MOROCCO: Court rules against Village of Hope orphanage

On 7 May the Administrative Court of Rabat delivered a verbal ruling in favour of the Moroccan government, which had deported Village of Hope staff members and their birth children in March 2010 as part of a purge of Christians.

Expatriate Christians who ran Village of Hope orphanage until they were deported on charges of proselytism have said that they will take their fight to be reunited with the children to the Supreme Court if necessary. Many of the staff members had lived with and raised the orphans as foster parents.

The appellate court stated that Village of Hope has no legal status to file any claims, a ruling that could shatter the group’s legal claim to the orphanage, which is now operating under state-appointed leadership, and enable the government to control the assets, valued at more than €760,000. The state’s appeal came after an October 2012 oral ruling, released in writing in January, stipulating that the association was a legitimate legal entity with the right to seek legal redress of grievances.

Village of Hope workers said there is still uncertainty about the court ruling. “The problem with news about the court case is that we have no written verdict of the court as yet, and so we do not know exactly what has been decided by the court,” said Herman Boonstra, one of the Village of Hope workers. “Whatever the case may be, our lawyers will be ready to take it to Supreme Court level if necessary.”

Village of Hope, in the mid-Atlas region of Ain Leuh, 80 kilometres south of Fez, was caring for 33 children at the time of the deportations. Founded ten years earlier, orphanage staff members prided themselves on placing the children in family settings. The 20 expatriate workers were told that they must leave Morocco within three days – a statement from the Moroccan Interior ministry accused them of “proselytising activities aimed at children under the age of ten” but Chris Broadbent, Human Resources Manager for the orphanage, said at the time that they were not missionaries, just “parents”, fearing for the children they had to leave behind.


One foster parent of the Village of Hope, Colin Dickinson of the United Kingdom, said on 30 May that he thinks the appellate court issued its ruling to avoid embarrassment over a court contradicting the government. “I think the decision was annulled for face-saving,” he told Morning Star News. “We will appeal.”

Colin Dickinson and others say they are heart-broken over what happened. “We live our daily existence hoping to be allowed to return and care for our children,” he said. “We have no closure, and the children and local community friends are always in our thoughts.” Some of the Village of Hope deportees have been able to reenter Morocco on tourist visas, but Colin Dickinson receives updates through his embassy about the children he and his wife Fiona Dickinson raised, including two boys aged five and six. “Would you give up if they were your children?” he asked. “We raised them in family groups, so I am fighting to care for my boys again.”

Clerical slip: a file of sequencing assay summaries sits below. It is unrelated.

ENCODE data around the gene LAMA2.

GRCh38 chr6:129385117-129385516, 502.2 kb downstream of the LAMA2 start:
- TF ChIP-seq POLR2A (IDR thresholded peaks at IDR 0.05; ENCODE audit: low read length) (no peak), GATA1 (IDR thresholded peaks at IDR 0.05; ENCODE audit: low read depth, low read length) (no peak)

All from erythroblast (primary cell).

Those expelled lost almost everything they had and were forced to start life over again, but always with the expectation they might return to the children in Morocco. “We did not cope well initially with the loss of our children, home, job and belongings,” Colin Dickinson said. “We have rebuilt our life in the UK in the expectation that at some point we will return, so life is very fragile here. I miss each one of the children and am honoured that I could play a small part in giving them a hope for the future. I grieve that I cannot walk with my boys and answer them when they ask, ‚ÄòWhy?'”


The deportation of the staff members and their birth children, 39 people in all, was part of a purge in which the government rounded up foreign Christians, interrogated them and expelled them with little or no warning. From March to July 2010, at least 128 expatriate Christians were expelled. None was afforded due process, and only a few were given official deportation papers.

The government accused the deportees of proselytising, which is banned by Article 220 of the Moroccan Penal Code, although Village of Hope had a strict policy against proselytism. In the purge, numerous foreign workers who had left the country, many of them aid workers, were turned back at Morocco’s borders when they tried to return. The deportations were accompanied by raids from police looking for Bibles and other Christian literature, and in at least in two cases Moroccan Christians were beaten. Police came to Village of Hope two days prior to the expulsions looking for Bibles and evangelistic literature.

(Compass Direct, Morning Star News, Morocco Board News Service)